Efrain A. Alvarenga v. Carolyn W. Colvin, No. 2:2016cv09191 - Document 27 (C.D. Cal. 2018)

Court Description: MEMORANDUM OPINION AND ORDER by Magistrate Judge Gail J. Standish. For all of the foregoing reasons, IT IS ORDERED that: (1) the decision of the Commissioner is REVERSED and this matter is REMANDED for further administrative proceedings consistent with this Memorandum Opinion and Order; and (2) Judgment be entered in favor of Plaintiff. (ec)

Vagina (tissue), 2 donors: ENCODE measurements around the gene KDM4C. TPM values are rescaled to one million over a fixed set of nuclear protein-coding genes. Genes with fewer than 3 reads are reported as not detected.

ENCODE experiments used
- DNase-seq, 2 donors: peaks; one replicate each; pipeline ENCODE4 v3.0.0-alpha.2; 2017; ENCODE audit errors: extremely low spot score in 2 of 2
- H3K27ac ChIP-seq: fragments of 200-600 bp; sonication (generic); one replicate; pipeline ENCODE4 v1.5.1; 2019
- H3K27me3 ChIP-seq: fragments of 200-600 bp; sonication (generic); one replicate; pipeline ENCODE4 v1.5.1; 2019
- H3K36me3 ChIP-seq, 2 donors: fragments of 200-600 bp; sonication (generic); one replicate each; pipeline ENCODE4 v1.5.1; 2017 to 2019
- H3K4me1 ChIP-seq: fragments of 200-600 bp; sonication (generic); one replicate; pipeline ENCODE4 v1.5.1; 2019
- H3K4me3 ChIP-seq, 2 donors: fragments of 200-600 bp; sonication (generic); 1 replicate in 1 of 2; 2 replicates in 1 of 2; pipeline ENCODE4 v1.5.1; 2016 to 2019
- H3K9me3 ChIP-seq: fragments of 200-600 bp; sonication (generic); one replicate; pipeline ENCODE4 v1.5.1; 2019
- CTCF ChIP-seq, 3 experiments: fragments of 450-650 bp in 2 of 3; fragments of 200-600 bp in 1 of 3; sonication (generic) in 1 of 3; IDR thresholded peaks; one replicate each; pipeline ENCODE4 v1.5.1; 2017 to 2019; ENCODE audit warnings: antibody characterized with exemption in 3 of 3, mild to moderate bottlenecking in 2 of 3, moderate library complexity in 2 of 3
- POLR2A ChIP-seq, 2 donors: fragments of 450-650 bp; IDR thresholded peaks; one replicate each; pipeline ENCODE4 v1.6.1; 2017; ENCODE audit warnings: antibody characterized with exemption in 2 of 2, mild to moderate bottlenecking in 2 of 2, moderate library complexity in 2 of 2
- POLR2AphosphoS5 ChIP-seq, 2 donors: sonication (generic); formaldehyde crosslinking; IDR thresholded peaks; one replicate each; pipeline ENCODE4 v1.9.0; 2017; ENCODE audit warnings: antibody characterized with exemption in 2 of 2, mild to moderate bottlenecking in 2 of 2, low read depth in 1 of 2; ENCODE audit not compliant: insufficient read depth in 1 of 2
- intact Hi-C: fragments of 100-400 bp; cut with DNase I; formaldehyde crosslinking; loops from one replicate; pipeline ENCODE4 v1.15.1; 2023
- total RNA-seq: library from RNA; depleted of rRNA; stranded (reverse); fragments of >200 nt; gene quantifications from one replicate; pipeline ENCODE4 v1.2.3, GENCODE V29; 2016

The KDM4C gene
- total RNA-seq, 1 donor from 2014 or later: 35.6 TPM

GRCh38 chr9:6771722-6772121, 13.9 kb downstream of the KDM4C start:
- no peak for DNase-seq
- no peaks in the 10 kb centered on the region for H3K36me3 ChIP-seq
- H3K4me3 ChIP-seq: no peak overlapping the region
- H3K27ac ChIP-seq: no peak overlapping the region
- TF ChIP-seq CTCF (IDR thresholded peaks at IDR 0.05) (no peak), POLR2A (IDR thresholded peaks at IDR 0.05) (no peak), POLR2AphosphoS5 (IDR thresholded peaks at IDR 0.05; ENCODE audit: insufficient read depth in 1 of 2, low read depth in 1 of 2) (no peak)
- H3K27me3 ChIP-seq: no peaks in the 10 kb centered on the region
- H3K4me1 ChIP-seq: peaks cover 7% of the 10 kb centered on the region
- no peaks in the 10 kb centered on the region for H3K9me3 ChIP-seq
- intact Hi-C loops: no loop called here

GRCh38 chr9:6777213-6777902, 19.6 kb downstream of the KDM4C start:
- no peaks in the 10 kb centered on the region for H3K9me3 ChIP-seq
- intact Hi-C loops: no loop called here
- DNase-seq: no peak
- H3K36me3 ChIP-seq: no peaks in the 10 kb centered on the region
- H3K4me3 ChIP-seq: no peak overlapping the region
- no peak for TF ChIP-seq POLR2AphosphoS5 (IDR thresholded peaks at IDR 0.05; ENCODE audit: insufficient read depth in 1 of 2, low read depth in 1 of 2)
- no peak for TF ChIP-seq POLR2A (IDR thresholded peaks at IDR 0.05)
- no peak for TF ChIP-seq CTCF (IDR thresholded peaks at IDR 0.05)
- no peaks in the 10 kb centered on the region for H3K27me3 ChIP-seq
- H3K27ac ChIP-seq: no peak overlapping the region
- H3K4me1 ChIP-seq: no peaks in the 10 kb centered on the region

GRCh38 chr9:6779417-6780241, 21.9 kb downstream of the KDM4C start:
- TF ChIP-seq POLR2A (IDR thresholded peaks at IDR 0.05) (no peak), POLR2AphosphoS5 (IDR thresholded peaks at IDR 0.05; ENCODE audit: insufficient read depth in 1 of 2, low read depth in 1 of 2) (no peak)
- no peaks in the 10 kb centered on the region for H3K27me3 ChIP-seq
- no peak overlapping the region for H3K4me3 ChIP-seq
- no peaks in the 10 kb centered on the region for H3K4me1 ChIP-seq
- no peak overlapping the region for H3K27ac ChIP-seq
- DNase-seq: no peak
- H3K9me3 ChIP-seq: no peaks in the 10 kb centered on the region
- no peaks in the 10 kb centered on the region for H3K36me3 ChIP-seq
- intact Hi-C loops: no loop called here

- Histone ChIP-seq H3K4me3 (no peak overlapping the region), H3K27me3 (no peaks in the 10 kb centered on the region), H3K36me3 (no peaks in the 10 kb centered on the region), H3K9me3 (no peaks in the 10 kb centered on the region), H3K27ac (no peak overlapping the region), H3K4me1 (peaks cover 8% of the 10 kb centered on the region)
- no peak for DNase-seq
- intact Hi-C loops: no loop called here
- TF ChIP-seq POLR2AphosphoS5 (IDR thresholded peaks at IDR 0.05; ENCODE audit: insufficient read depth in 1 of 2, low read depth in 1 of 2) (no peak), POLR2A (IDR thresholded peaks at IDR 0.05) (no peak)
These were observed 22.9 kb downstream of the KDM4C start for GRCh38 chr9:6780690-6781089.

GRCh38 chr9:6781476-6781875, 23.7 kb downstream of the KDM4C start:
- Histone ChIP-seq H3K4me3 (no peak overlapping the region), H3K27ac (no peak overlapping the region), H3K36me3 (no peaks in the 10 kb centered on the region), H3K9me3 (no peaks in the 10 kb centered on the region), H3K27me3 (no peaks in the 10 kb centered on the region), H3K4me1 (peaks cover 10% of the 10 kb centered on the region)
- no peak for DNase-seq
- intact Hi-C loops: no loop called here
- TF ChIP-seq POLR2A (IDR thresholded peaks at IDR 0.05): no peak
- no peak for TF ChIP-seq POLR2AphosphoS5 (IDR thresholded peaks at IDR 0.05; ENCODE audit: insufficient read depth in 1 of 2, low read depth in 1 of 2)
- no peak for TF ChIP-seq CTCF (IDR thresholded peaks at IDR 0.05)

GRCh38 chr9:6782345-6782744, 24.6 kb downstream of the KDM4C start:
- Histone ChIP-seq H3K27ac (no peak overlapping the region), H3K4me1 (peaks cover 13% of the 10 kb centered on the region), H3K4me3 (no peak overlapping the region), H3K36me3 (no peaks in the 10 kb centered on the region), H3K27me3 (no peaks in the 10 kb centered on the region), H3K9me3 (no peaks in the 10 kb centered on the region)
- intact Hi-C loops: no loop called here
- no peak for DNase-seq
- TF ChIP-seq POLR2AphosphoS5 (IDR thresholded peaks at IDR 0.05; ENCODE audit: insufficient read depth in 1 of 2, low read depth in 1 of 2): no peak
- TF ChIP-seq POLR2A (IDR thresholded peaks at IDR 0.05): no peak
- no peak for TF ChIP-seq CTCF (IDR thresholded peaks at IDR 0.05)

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Efrain A. Alvarenga v. Carolyn W. Colvin Doc. 27 1 2 3 4 5 6 7 8 UNITED STATES DISTRICT COURT 9 CENTRAL DISTRICT OF CALIFORNIA 10 11 Case No. 2:16-cv-09191-GJS EFRAIN A. ALVARENGA Plaintiff 12 MEMORANDUM OPINION AND ORDER v. 13 NANCY A. BERRYHILL1, Acting Commissioner of Social Security, 14 15 Defendant. 16 I. 17 PROCEDURAL HISTORY Plaintiff Efrain A. Alvarenga (“Plaintiff”) filed a complaint seeking review of 18 19 Defendant Commissioner of Social Security’s (“Commissioner”) denial of his 20 application for Disability Insurance Benefits (“DIB”)2. The parties filed consents to 21 22 23 24 25 26 27 28 1 The Court notes that Nancy A. Berryhill became the Acting Commissioner of the Social Security Administration on January 23, 2017. Accordingly, pursuant to Rule 25(d) of the Federal Rules of Civil Procedure, the Court orders that the caption be amended to substitute Nancy A. Berryhill for Carolyn W. Colvin as the defendant in this action. 2 Plaintiff states that he applied for DIB and Social Security Income (“SSI”). [Pltf.’s Br. at 2.] However, a review of the administrative record demonstrates that Plaintiff applied for DIB only. [See AR 24, 161-162, 94-106.] The Court assumes that Plaintiff’s reference to SSI benefits was a typographical error or failure to update a previously used template. Dockets.Justia.com 1 proceed before the undersigned United States Magistrate Judge [Dkts. 9, 10] and 2 briefs addressing disputed issues in the case [Dkt. 15 (“Pltf.’s Br.”), Dkt. 24 (“Def.’s 3 Br.”), and Dkt. 25 (“Pltf.’s Reply”).] The Court has taken the parties’ briefing under 4 submission without oral argument. For the reasons discussed below, the Court finds 5 that this matter should be remanded for further proceedings. II. 6 ADMINISTRATIVE DECISION UNDER REVIEW 7 On September 30, 2013, Plaintiff filed an application for DIB. [Dkt. 17, 8 Administrative Record (“AR”) 161-162.] The Commissioner denied his initial 9 claim for benefits on January 15, 2014. [AR 94-106.] On June 5, 2015, a hearing 10 was held before Administrative Law Judge (“ALJ”) Richard Breen. [AR 42-93.] 11 On July 23, 2015, the ALJ issued a decision denying Plaintiff’s request for benefits. 12 [AR 21-41.] Plaintiff requested review from the Appeals Council, which denied 13 review on October 14, 2016. [AR 1-8.] 14 Applying the five-step sequential evaluation process, the ALJ found that 15 Plaintiff was not disabled. See 20 C.F.R. § 404.1520(b)-(g)(1). At step one, the 16 ALJ concluded that Plaintiff had not engaged in substantial gainful activity since 17 April 1, 2012, the alleged onset date, through December 31, 2017, the date last 18 insured. [AR 26.] At step two, the ALJ found that Plaintiff suffered from the 19 following severe impairments: degenerative joint disease and tri-compartmental 20 arthritis of the knees; status post multiple right knee surgeries; cervical degenerative 21 discogenic disease and lumbosacral disease; obesity; and major depressive disorder. 22 [Id. (citing 20 C.F.R. § 404.1520(c)).] Next, the ALJ determined that Plaintiff did 23 not have an impairment or combination of impairments that meets or medically 24 equals the severity of one of the listed impairments. [AR 28 (citing 20 C.F.R. Part 25 404, Subpart P, Appendix 1; 20 C.F.R. §§ 404.1520(d), 404.1525, and 404.1526).] 26 27 The ALJ found that Plaintiff had the following residual functional capacity (RFC): 28 2 [L]ight work as defined in 20 CFR 404.1567(a) and (b) [except] with walking 4 hours in an 8 hour workday with a sit/stand option; sitting 6 hours in an 8 hour workday; lifting, carrying, pushing and pulling 20 pounds occasionally and 10 pounds frequently; no operation of foot controls with the right lower extremity; occasional operation of foot controls with the left lower extremity; occasional climbing ramps and stairs; occasional balancing and stooping; never climbing ladders, ropes, and scaffolds; never kneeling, crouching and crawling; no exposure to unprotected heights, moving machinery, temperature extremes and vibrations; and no operation of a motor vehicle. The [Plaintiff] requires the use of a cane for walking long distances, and he is limited to the performance of simple, routine and repetitive tasks and simple work-related decisions. 1 2 3 4 5 6 7 8 9 10 11 [AR 30.] Applying this RFC, the ALJ found that Plaintiff is able to perform past 12 relevant work as a table worker (also known as hand sewer), as actually performed. 13 (Dictionary of Occupational Titles (“DOT”) 782.684-058). [AR 34.] Alternatively, 14 based on Plaintiff’s age (47 years old), marginal education, and ability to 15 communicate effectively in English, he could perform representative occupations 16 such as parking lot cashier (DOT 211.462-010), ticket seller (DOT 211.467-030), 17 and small products assembler (DOT 706.684-022) and, thus, is not disabled. [AR 18 35-36.] 19 20 III. GOVERNING STANDARD Under 42 U.S.C. § 405(g), the Court reviews the Commissioner’s decision to 21 determine if: (1) the Commissioner’s findings are supported by substantial evidence; 22 and (2) the Commissioner used correct legal standards. See Carmickle v. Comm’r 23 Soc. Sec. Admin., 533 F.3d 1155, 1159 (9th Cir. 2008); Hoopai v. Astrue, 499 F.3d 24 1071, 1074 (9th Cir. 2007). Substantial evidence is “such relevant evidence as a 25 reasonable mind might accept as adequate to support a conclusion.” Richardson v. 26 Perales, 402 U.S. 389, 401 (1971) (internal citation and quotations omitted); see 27 also Hoopai, 499 F.3d at 1074. 28 3 IV. 1 2 DISCUSSION Plaintiff contends that the ALJ erred by (1) finding Plaintiff could perform his 3 previous work as a table worker at Forever 21 and (2) finding Plaintiff could 4 perform other work as a ticket seller, parking lot cashier, or small products 5 assembler. 6 As a preliminary matter, the Commissioner argues that Plaintiff waived all 7 issues on appeal by not raising the issues before the ALJ. [Def.’s Br. at 1-2.] The 8 Court disagrees and finds Plaintiff’s claims are not waived. See Lamear v. 9 Berryhill, 865 F.3d 1201, 1205-06 (9th Cir. 2017) (finding that claimant did not 10 waive the issue of a conflict between the VE’s testimony and the DOT by failing to 11 raise the issue before the ALJ because the ALJ had an affirmative duty to inquire 12 about any apparent conflict between the vocational expert’s testimony and the 13 DOT).; cf. Shaibi v. Berryhill, 870 F.3d 874, 881-83 (9th Cir. 2017) (holding that 14 claimant waived challenge to VE's job-number estimates when ALJ had no duty to 15 sua sponte take administrative notice of certain job-number data); see also Harrison 16 v. Colvin, EDCV 15–1362–E, 2016 WL 1258447, at *4 (C.D. Cal. Mar. 30, 2016) 17 (holding no waiver of plaintiff’s step four argument where plaintiff did not object to 18 such errors at the hearing). 19 A. Plaintiff’s Past Relevant Work- Table Worker 20 First, Plaintiff contends that the ALJ erred in finding that he could perform 21 his past relevant work as a table worker. He argues that his table worker job cannot 22 be considered past relevant work, as it was performed under “special conditions.” 23 [Pltf.’s Br. at 7-8]; see also 20 C.F.R § 404.1573(c) (“If your work is done under 24 special circumstances, we may find that it does not show that you have the ability to 25 do substantial gainful activity.”). Plaintiff also argues that the DOT definition for 26 table worker (DOT 782.684-058) requires a reasoning level of two and requires 27 “attaining precise set limits and tolerances as well as the exercise of judgment,” 28 which conflicts with Plaintiff’s limitation to “simple, routine and repetitive tasks and 4 1 2 simple work-related decisions.” [Pltf.’s Br. at 9-10.] The Social Security Administration defines “past relevant work” as “work 3 you have done within the past 15 years, that was substantial gainful activity, and that 4 lasted long enough for you to learn to do it.” 20 C.F.R. § 404.1565(a). The 5 regulations further describe substantial gainful activity as “work activity that is both 6 substantial and gainful.” 20 C.F.R. § 404.1572. “Substantial work activity is work 7 activity that involves doing significant physical or mental activities.” 20 C.F.R. § 8 404.1572(a). “Gainful work activity is work activity that you do for pay or profit.” 9 20 C.F.R. § 404.1572(b). 10 Generally, the most important consideration in determining whether past 11 work constitutes substantial gainful activity is the level of earnings derived from the 12 activity. See 20 C.F.R. § 404.1574(a)(1). However, in determining whether work is 13 substantial gainful activity, the ALJ must also consider the nature of the work, how 14 well the claimant performed the work, whether the work was performed under 15 special conditions, if the claimant is self-employed, and time spent at work. 20 16 C.F.R. § 404.1573. 17 Here, it is undisputed that Plaintiff’s level of earnings and length of 18 employment are highly indicative of substantial gainful employment. [Pltf.’s Reply 19 at 3.] From December 2009 to April 2012, Plaintiff performed light duty work, 20 applying alarm devices on clothing and placing the merchandise in boxes. [Pltf.’s 21 Br. at 5; AR 69, 510.] Plaintiff could sit or stand as needed, but chose to sit fifty 22 percent of the time. [AR 70, 510.] As part of the job, Plaintiff performed 23 occasional bending, stooping, squatting, stair climbing, and overhead reaching. [Id.] 24 In this modified position, Plaintiff was required to lift under ten pounds constantly. 25 [AR 511.] Plaintiff was not required to lift the boxes onto the conveyor belt or 26 pallets. [AR 69.] Plaintiff claims that his past work does not constitute substantial 27 gainful activity because the job duties he performed were a temporary 28 accommodation, set aside by his employer for pregnant and injured employees, and 5 1 2 3 4 5 6 7 8 9 10 11 12 13 14 15 16 17 18 19 no others. [Pltf.’s Reply at 3-4; AR 69-70.] The applicable regulations outline what constitutes “special conditions” as follows: If your work is done under special conditions, we may find that it does not show that you have the ability to do substantial gainful activity. Also, if you are forced to stop or reduce your work because of the removal of special conditions that were related to your impairment and essential to your work, we may find that your work does not show that you are able to do substantial gainful activity. However, work done under special conditions may show that you have the necessary skills and ability to work at the substantial gainful activity level. Examples of the special conditions that may relate to your impairment include, but are not limited to, situations in which— (1) You required and received special assistance from other employees in performing your work; (2) You were allowed to work irregular hours or take frequent rest periods; (3) You were provided with special equipment or were assigned work especially suited to your impairment; (4) You were able to work only because of specially arranged circumstances, for example, other persons helped you prepare for or get to and from your work; (5) You were permitted to work at a lower standard of productivity or efficiency than other employees; or 20 21 22 23 (6) You were given the opportunity to work despite your impairment because of family relationship, past association with your employer, or your employer's concern for your welfare. 20 C.F.R. § 404.1573(c). 24 Contrary to Plaintiff’s assertions, not all work performed under special 25 conditions will be placed outside of the substantial gainful activity category. [Pltf.’s 26 Br. at 7-8.] Rather, special conditions are simply a factor for the ALJ to consider 27 and “work done under special conditions may show that you have the necessary 28 6 1 skills and ability to work at the substantial gainful activity level.” 20 C.F.R. § 2 404.1573(c). 3 Here, the ALJ determined that Plaintiff is able to perform his past relevant 4 work as a table worker as he actually performed it. Specifically, the ALJ noted that 5 “the DOT does not specifically describe the job the claimant actually performed but 6 table worker is a close approximation.” [AR 34.] As actually performed, Plaintiff 7 “primarily sat and did not operate foot pedals or use a sewing machine.” [Id.] 8 However, and critically, the ALJ did not make a finding as to whether Plaintiff 9 performed his previous work at Forever 21 under “special conditions,” and if so, 10 whether those “special conditions” affect the determination that Plaintiff’s previous 11 work constitutes substantial gainful activity. 12 The Commissioner correctly notes that the ALJ found Plaintiff’s testimony 13 not entirely credible (a finding Plaintiff does not contest), and therefore the ALJ 14 could have discredited Plaintiff’s testimony about the temporary nature of his 15 accommodation. [Def.’s Br. at 3-4.] However, the ALJ did not do so. Rather, the 16 ALJ concluded that “[a]lthough the [Plaintiff] is capable of performing past relevant 17 work as actually performed, [Plaintiff] testified that this job was performed by 18 pregnant employees, or other warehouse employees who required temporary 19 accommodation’s. Therefore…the [ALJ] makes an alternative finding that there are 20 other jobs existing in the national economy that [Plaintiff] is also able to perform.” 21 [AR 35.] The ALJ’s decision cannot be affirmed based on the Commissioner’s post 22 hoc rationalizations. See Bray v. Comm’r Soc. Sec. Admin., 554 F.3d 1219, 1225 23 (9th Cir. 2009) (“Long-standing principles of administrative law require [the Court] 24 to review the ALJ’s decision based on the reasoning and actual findings offered by 25 the ALJ - not post hoc rationalizations that attempt to intuit what the adjudicator 26 may have been thinking.”); Molina v. Astrue, 674 F.3d 1104, 1121 (9th Cir. 2012) 27 (“we may not uphold an agency’s decision on a ground not actually relied on by the 28 agency”). Because the ALJ did not complete his analysis of whether Plaintiff’s 7 1 work constitutes substantial gainful activity, the ALJ erred when making his Step 2 Four finding.3 3 B. Plaintiff’s Ability to Perform Other Work 4 a. Parking Lot Cashier or Ticket Seller 5 Plaintiff next contends the evidence does not support the ALJ’s determination 6 that he is able to perform work as a parking lot cashier or ticket seller. [Pltf.’s Br. at 7 11-12.] 8 The VE testified that a hypothetical person with limitations similar to 9 Plaintiff’s RFC, including a limitation to performance of simple, routine and 10 repetitive tasks and simple work-related decision, could perform the jobs of parking 11 lot cashier (DOT 211.462-010, light, Specific Vocational Preparation (“SVP”) 2), 12 ticket seller (DOT 211.467-030, light, SVP 2), and small products assembler (DOT 13 706.684-022, light, SVP 2). [AR 35-36, 82-83.] At the hearing, the VE testified 14 that his opinion was consistent with the DOT except Plaintiff would need a sit/stand 15 option to perform these jobs. [AR 83-84.] Plaintiff contends the ALJ erred by failing to resolve an apparent conflict 16 17 between the VE’s testimony that a limitation to simple, routine and repetitive tasks 18 and simple work-related decision is consistent with the demands of Level 3 19 reasoning, as required by the parking lot cashier and ticket seller positions. [Pltf.’s 20 Br. at 11-12.] The Commissioner responds that the ALJ properly relied on the VE’s 21 testimony, which was consistent with the DOT. [Def.’s Br. at 5-6; AR 84, 86.] At step five, the ALJ has the burden of establishing, through the testimony of 22 23 a VE or by reference to the Medical-Vocational Guidelines, that the claimant can 24 perform alternative jobs that exist in substantial numbers in the national economy. 25 26 27 28 3 Plaintiff also argues that the DOT definition for table worker provides reasoning levels that were beyond Plaintiff’s abilities as set forth in his RFC. [Pltf.’s Br. at 910.] The Court finds this argument unpersuasive, as the ALJ did not find that Plaintiff could perform the table worker position as defined by the occupational classification of the job, but rather, as he actually performed it. 8 1 See Tackett v. Apfel, 180 F.3d 1094, 1101 (9th Cir. 1999). The Commissioner 2 “routinely relies” on the DOT “in evaluating whether the claimant is able to perform 3 other work in the national economy.” Terry v. Sullivan, 903 F.2d 1273, 1276 (9th 4 Cir. 1990); see Pinto v. Massanari, 249 F.3d 840, 845 (9th Cir. 2001) (“[T]he best 5 source for how a job is generally performed is usually the [DOT].”). Should an 6 “apparent or obvious” conflict arise between a VE’s testimony regarding the 7 claimant’s ability to perform alternative jobs and the DOT’s description of those 8 jobs, the ALJ must ask the VE “to reconcile the conflict” and must determine 9 whether the VE’s explanation is reasonable before relying on the VE’s testimony. 10 Gutierrez v. Colvin, 844 F.3d 804, 807-08 (9th Cir. 2016); see also Massachi v. 11 Astrue, 486 F.3d 1149, 1153-54 (9th Cir. 2007) (stating that “neither the [DOT] nor 12 the [VE] evidence automatically trumps when there is a conflict,” and that the ALJ 13 must determine whether a conflict exists, whether the VE’s explanation for the 14 conflict is reasonable, and whether a basis exists for relying on the VE rather than 15 the DOT); see also Social Security Ruling (“SSR”) 00-4P, 2000 WL 1898704, at *2 16 (“When there is an apparent unresolved conflict between [vocational expert] 17 evidence and the DOT, the adjudicator must elicit a reasonable explanation for the 18 conflict before relying on the [VE] evidence to support a determination or decision 19 about whether the claimant is disabled.”). The ALJ’s failure to resolve such a 20 conflict may preclude a reviewing court from determining whether the ALJ’s 21 decision is supported by substantial evidence. See Massachi, 486 F.3d at 1154 22 (stating that “we cannot determine whether the ALJ properly relied on [the VE’s 23 testimony]” due to the ALJ’s failure to address conflicts with the DOT). 24 Here, an apparent conflict exists between Plaintiff’s limitation to simple, 25 routine and repetitive tasks and simple work-related decision and the Level 3 26 reasoning requirement of the parking lot cashier and ticket seller positions. See 27 Zavalin v. Colvin, 778 F.3d 842, 846-47 (9th Cir. 2015) (holding that the ALJ erred 28 in failing to resolve the apparent conflict that existed between the ALJ’s finding that 9 1 the claimant retained the RFC to perform “simple, routine, or repetitive work” and 2 the Level 3 reasoning requirements of the alternative cashier and surveillance 3 system monitor jobs that the ALJ found the claimant capable of performing). While 4 the VE testified regarding the SVP levels of the parking lot cashier and ticket seller 5 positions, this is distinct from the reasoning required by the job. See DOT, App. C 6 (SVP level measures “the amount of lapsed time” it takes a worker to learn the skills 7 necessary to perform a job). As the ALJ failed to elicit an explanation for the 8 apparent conflict, his reliance on the VE’s testimony, with respect to the parking lot 9 cashier and ticket seller positions, was error. See Gutierrez, 844 F.3d at 807-08; see 10 11 12 Massachi, 486 F.3d at 1153-54; SSR 00-4P. b. Small Products Assembler Plaintiff next argues that the vocational expert’s finding that he could work as 13 a small products assembler is inconsistent with his limitation to “routine” tasks. 14 [Pltf.’s Br. at 12.] Plaintiff notes that the small products assembler position requires 15 “working under specific instructions.” See DOT 706.684-022, 1991 WL 679050. 16 Plaintiff posits that “the presence of specific instructions allows for one inference— 17 that the worker must comply with instructions that vary from time to time and 18 situation to situation” which “rules out the presence of a routine work setting.” 19 [Pltf.’s Br. at 12.] There is no evidence in the record that supports this assertion, 20 which appears to be based on northing more than counsel’s speculation. Moreover, 21 this argument is unsupported by the DOT description for the small products 22 assembler position, which provides that the job involves “taking instructions- 23 helping,” but states that the activity is “[n]ot [s]ignificant.” Thus, the Court finds 24 that this is not a persuasive basis for finding reversible error. 25 However, the Court notes that the VE reduced the number of small product 26 assembler jobs available to Plaintiff by fifty percent to account for his sitting, 27 standing, and walking limitation. [AR 87.] Therefore, based on Plaintiff’s 28 limitations, there would be 713 small products assembler jobs in California and 10 1 8,900 jobs available nationally. [AR 83, 87.] These numbers may not amount to a 2 significant number of jobs in the regional or national economy. See Randazzo v. 3 Berryhill, No. 16-55907, 2017 WL 6374297 (9th Cir. Dec. 13, 2017) (10,000 jobs in 4 the national economy may not be significant); Gutierrez v. Comm’r of Soc. Sec., 740 5 F.3d 519, 528-29 (9th Cir. 2014) (holding that 25,000 jobs in the national economy 6 presented a close call but was sufficient and 2500 jobs in California was sufficient); 7 Beltran v. Astrue, 700 F.3d 386, 389-90 (9th Cir. 2012) (holding that 135 jobs in 8 Greater Metropolitan Los Angeles and Orange County area was not a significant 9 number). Accordingly, reversal is warranted to permit the ALJ to follow up with the 10 VE about Plaintiff’s ability to perform this and other representative occupations.4 V. 11 CONCLUSION 12 When the Court reverses an ALJ’s decision for error, the Court “ordinarily 13 must remand to the agency for further proceedings.” Leon v. Berryhill, 874 F.3d 14 1130, 1132 (9th Cir. 2017); Benecke v. Barnhart, 379 F.3d 587, 595 (9th Cir. 2004) 15 (“the proper course, except in rare circumstances, is to remand to the agency for 16 additional investigation or explanation”); Treichler v. Commissioner, 775 F.3d 17 1090, 1099 (9th Cir. 2014). But the Court does have discretion to make a direct 18 award of benefits under the “credit-as-true” rule, which asks whether: “(1) the 19 record has been fully developed and further administrative proceedings would serve 20 no useful purpose; (2) the ALJ has failed to provide legally sufficient reasons for 21 rejecting evidence, whether claimant testimony or medical opinion; and (3) if the 22 improperly discredited evidence were credited as true, the ALJ would be required to 23 find the claimant disabled on remand.” Garrison v. Colvin, 759 F.3d 995, 1020 (9th 24 4 25 26 27 28 The Court has not reached the remaining issues raised by Plaintiff regarding whether the ALJ was required to make a finding of literacy, except as to determine that reversal with the directive for the immediate payment of benefits would not be appropriate at this time. However, the ALJ should address Plaintiff’s additional contentions of error when evaluating the evidence on remand. [See Pltf.’s Br. at 1314.] 11 1 Cir. 2014). Each part of this three-part standard must be satisfied for the Court to 2 remand for an award of benefits and it is only the “unusual case” that meets this 3 standard. Benecke, 379 F.3d at 595; see, e.g., Treichler, 775 F.3d at 1105 (“[A] 4 reviewing court is not required to credit claimants’ allegations regarding the extent 5 of their impairments as true merely because the ALJ made a legal error in 6 discrediting their testimony.”). Moreover, if “an evaluation of the record as a whole 7 creates serious doubt that a claimant is, in fact, disabled,” a court must remand for 8 further proceedings “even though all conditions of the credit-as-true rule are 9 satisfied.” Garrison, 759 F.3d at 1021; see also Leon, 874 F.3d at 1133 (“an award 10 under [the credit-as-true] rule is a rare exception, and the rule was intended to deter 11 ALJs from providing boilerplate rejections without analysis”); Brown-Hunter v. 12 Colvin, 806 F.3d 487, 495 (9th Cir. 2015) (as amended) (“The touchstone for an 13 award of benefits is the existence of a disability, not the agency’s legal error.”). 14 Here, further proceedings would be useful to allow the ALJ to follow-up with 15 the VE about Plaintiff’s past work and his ability to perform other representative 16 occupations. Therefore, remand for further proceedings is required. See Treichler, 17 775 F.3d at 1107; see also Connett v. Barnhart, 340 F.3d 871, 876 (9th Cir. 2003). 18 For all of the foregoing reasons, IT IS ORDERED that: 19 (1) the decision of the Commissioner is REVERSED and this matter is 20 REMANDED for further administrative proceedings consistent with this 21 Memorandum Opinion and Order; and 22 (2) Judgment be entered in favor of Plaintiff. 23 24 IT IS SO ORDERED. 25 26 27 DATED: January 12, 2018 __________________________________ GAIL J. STANDISH UNITED STATES MAGISTRATE JUDGE 28 12